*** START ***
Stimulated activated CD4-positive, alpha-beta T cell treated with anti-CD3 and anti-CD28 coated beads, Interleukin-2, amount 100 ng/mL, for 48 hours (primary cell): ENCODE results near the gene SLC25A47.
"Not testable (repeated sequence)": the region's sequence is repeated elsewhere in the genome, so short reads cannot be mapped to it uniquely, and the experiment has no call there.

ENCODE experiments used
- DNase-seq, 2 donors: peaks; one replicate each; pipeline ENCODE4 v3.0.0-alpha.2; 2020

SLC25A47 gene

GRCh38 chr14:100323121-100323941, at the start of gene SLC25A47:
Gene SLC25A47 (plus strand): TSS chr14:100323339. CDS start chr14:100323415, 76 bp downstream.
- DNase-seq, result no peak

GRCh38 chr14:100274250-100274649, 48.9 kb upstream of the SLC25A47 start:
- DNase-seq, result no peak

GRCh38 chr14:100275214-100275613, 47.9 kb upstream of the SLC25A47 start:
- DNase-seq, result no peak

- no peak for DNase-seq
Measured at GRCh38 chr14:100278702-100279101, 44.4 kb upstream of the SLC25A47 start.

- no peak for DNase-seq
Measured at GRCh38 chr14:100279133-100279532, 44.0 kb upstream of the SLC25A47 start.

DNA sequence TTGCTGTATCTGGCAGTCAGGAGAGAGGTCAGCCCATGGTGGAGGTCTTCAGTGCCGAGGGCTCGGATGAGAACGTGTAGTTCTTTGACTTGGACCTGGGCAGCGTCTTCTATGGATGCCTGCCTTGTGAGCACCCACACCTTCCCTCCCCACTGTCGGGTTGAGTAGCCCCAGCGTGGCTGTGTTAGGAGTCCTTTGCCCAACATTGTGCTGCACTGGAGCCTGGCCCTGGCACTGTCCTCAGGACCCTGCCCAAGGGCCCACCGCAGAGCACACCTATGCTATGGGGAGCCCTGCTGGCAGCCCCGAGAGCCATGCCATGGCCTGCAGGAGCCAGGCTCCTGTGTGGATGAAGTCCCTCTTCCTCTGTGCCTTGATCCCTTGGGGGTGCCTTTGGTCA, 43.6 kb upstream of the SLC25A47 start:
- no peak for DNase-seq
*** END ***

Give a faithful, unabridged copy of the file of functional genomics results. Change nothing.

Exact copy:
Stimulated activated CD4-positive, alpha-beta T cell treated with anti-CD3 and anti-CD28 coated beads, Interleukin-2, amount 100 ng/mL, for 48 hours (primary cell): ENCODE results near the gene SLC25A47.
"Not testable (repeated sequence)": the region's sequence is repeated elsewhere in the genome, so short reads cannot be mapped to it uniquely, and the experiment has no call there.

ENCODE experiments used
- DNase-seq, 2 donors: peaks; one replicate each; pipeline ENCODE4 v3.0.0-alpha.2; 2020

SLC25A47 gene

GRCh38 chr14:100323121-100323941, at the start of gene SLC25A47:
Gene SLC25A47 (plus strand): TSS chr14:100323339. CDS start chr14:100323415, 76 bp downstream.
- DNase-seq, result no peak

GRCh38 chr14:100274250-100274649, 48.9 kb upstream of the SLC25A47 start:
- DNase-seq, result no peak

GRCh38 chr14:100275214-100275613, 47.9 kb upstream of the SLC25A47 start:
- DNase-seq, result no peak

- no peak for DNase-seq
Measured at GRCh38 chr14:100278702-100279101, 44.4 kb upstream of the SLC25A47 start.

- no peak for DNase-seq
Measured at GRCh38 chr14:100279133-100279532, 44.0 kb upstream of the SLC25A47 start.

DNA sequence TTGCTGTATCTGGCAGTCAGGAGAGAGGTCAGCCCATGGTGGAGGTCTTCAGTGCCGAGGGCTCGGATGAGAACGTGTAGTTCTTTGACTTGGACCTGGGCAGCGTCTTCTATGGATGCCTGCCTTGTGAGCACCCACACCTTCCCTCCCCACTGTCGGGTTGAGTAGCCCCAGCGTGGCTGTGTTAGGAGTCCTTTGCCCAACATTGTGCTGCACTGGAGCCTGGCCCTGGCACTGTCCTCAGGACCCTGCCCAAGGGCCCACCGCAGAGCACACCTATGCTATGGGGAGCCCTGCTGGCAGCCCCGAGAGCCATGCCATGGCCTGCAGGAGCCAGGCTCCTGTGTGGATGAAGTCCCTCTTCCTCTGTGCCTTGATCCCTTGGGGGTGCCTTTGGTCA, 43.6 kb upstream of the SLC25A47 start:
- no peak for DNase-seq